It all depends on how we respond to these trials and difficulties. We can become either bitter or better. We can see them as either obstacles or opportunities. We can use them as either stumbling blocks or stepping stones. So Tozer is quite right: basically all the great saints who have been used mightily by God have been broken people, wounded people, and humbled people. But we need to let God do his work in us during these times.
Many other mighty men and women of God have spoken about brokenness and how crucial it is for the Christian life. Let me quote from just a few of them:
“The prayer that prevails is not the work of lips and fingertips. It is the cry of a broken heart and the travail of a stricken soul.” Samuel Chadwick
“Sometimes the only way the good Lord can get into some hearts is to break them.” Bishop Fulton Sheen
“God is not looking for brilliant men, is not depending upon eloquent men, is not shut up to the use of talented men in sending His Gospel out in the world. God is looking for the broken men who have judged themselves in the light of the Cross of Christ. When He wants anything done, He takes up men who have come to the end of themselves, whose confidence is not in themselves, but in God!” H.A. Ironside
“God uses broken things. It takes broken soil to produce a crop, broken clouds to give rain, broken grain to give bread, broken bread to give strength. It is the broken alabaster box that gives forth perfume. It is Peter, weeping bitterly, who returns to greater power than ever.” Vance Havner
“Before God could bring me to this place He has broken me a thousand times.” Smith Wigglesworth
“Whenever God means to make a man great, He always breaks him in pieces first.” Charles Spurgeon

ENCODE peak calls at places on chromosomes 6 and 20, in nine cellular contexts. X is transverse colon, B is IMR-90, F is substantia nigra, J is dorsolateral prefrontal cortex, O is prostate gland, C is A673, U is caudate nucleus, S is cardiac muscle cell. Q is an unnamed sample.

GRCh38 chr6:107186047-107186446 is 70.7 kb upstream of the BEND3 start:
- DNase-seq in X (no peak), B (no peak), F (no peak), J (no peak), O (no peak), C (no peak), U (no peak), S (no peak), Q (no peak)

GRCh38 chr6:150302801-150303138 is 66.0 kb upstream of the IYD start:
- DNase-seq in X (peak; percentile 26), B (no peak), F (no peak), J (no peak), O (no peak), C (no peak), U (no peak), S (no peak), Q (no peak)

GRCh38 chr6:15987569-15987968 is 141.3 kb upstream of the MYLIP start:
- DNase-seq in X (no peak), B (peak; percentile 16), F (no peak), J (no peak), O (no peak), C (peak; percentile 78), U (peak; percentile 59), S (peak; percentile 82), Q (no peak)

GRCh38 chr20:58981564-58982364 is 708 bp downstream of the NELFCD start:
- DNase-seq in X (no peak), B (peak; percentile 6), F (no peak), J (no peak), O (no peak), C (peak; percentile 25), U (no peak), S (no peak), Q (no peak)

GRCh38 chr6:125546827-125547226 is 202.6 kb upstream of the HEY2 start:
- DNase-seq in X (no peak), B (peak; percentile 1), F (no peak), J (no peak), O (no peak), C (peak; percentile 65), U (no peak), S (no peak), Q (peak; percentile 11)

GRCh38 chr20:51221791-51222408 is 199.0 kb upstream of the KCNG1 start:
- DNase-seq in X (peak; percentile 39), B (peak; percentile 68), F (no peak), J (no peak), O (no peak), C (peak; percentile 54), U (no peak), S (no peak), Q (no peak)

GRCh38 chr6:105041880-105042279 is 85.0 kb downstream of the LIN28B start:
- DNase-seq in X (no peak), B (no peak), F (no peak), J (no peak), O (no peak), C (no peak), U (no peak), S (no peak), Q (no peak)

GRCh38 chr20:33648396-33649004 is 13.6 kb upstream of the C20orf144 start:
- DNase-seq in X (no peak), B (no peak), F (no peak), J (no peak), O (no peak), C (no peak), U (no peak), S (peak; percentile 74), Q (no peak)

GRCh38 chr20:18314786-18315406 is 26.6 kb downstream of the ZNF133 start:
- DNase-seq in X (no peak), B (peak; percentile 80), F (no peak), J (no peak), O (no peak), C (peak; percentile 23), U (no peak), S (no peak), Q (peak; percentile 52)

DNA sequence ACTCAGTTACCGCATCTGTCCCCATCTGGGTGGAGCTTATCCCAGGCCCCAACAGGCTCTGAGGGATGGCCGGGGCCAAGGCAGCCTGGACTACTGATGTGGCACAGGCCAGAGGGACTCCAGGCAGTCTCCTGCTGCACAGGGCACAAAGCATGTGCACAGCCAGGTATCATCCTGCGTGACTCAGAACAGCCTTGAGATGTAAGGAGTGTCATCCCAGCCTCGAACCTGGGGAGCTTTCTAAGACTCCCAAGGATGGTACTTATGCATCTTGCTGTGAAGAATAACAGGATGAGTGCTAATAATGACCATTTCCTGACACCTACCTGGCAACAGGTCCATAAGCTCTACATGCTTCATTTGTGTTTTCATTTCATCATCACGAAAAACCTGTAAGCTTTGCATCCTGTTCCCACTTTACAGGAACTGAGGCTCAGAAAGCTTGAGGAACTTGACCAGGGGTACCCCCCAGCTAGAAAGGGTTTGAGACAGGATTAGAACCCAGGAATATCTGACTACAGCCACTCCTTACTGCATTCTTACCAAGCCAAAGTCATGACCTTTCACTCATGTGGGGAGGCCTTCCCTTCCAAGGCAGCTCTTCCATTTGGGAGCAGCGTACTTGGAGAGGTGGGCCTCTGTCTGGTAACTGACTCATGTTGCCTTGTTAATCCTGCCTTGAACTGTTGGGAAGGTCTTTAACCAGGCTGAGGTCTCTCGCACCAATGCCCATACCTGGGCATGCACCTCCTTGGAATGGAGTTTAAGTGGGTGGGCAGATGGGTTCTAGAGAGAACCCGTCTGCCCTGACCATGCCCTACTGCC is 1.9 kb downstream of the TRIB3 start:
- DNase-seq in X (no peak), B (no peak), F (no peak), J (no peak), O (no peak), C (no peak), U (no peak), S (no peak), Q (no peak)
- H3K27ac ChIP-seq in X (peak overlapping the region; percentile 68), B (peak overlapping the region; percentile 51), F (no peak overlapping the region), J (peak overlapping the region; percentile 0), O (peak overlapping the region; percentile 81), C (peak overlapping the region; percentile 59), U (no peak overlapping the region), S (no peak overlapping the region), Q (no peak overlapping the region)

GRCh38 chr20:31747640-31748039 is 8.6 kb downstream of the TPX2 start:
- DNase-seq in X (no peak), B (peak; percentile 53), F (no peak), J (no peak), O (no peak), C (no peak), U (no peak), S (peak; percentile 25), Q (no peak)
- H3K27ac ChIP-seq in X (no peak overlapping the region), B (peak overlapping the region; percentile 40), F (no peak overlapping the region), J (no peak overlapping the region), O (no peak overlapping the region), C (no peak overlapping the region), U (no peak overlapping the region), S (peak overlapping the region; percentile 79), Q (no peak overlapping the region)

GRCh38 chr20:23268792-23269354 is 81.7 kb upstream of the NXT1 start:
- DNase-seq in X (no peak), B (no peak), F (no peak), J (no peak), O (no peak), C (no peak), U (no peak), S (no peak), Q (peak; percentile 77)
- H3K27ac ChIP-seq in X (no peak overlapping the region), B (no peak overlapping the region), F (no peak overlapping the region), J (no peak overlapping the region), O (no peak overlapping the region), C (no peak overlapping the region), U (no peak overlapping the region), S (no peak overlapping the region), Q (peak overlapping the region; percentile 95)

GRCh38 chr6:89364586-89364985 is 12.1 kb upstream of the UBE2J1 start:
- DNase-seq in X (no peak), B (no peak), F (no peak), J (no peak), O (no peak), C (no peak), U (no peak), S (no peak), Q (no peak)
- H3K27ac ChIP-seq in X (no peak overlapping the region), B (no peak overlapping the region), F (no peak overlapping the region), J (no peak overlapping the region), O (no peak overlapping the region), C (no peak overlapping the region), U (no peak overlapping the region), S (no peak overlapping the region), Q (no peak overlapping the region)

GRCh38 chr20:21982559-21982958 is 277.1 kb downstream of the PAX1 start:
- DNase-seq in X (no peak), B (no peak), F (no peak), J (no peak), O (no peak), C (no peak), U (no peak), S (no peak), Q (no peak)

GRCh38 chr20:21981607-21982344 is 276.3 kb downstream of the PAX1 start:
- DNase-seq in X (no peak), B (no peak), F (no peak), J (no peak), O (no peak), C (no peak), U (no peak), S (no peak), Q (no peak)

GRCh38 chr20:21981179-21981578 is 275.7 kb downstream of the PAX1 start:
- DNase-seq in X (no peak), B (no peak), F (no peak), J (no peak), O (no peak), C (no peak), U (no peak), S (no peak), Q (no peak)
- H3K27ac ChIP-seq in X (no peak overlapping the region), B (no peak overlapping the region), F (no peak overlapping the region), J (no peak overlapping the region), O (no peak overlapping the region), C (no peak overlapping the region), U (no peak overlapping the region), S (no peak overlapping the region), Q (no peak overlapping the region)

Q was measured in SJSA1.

“Blessed be His name that He has arranged that one Person of the Sacred Trinity should undertake this office of Comforter, for no man could ever perform its duties. We might as well hope to be the Savior as to be the Comforter of the heartbroken!” Charles Haddon Spurgeon
“My grand point in preaching is to break the hard heart, and to heal the broken one.” John Newton
So if you are going through some really heavy duty times right now, understand that God may be doing his precious work of brokenness in your life. He may be using all sorts of hardships, attacks, difficulties and conflicts to refine you, to purify you, and to get you to the place that he wants you at.
And that is a place of brokenness and humility. The best place we can be is on our faces before God, broken before him with a humble and teachable spirit. That is a place God will never despise or neglect.
22 Replies to “The Blessings of Brokenness”
Great stuff Bill 🙂 : In accepting our own brokenness & the brokeness we see & in facing it head on with God we can indeed overcome 🙂
A Prayer of Brokenness –
Daniel 9 :1 – 19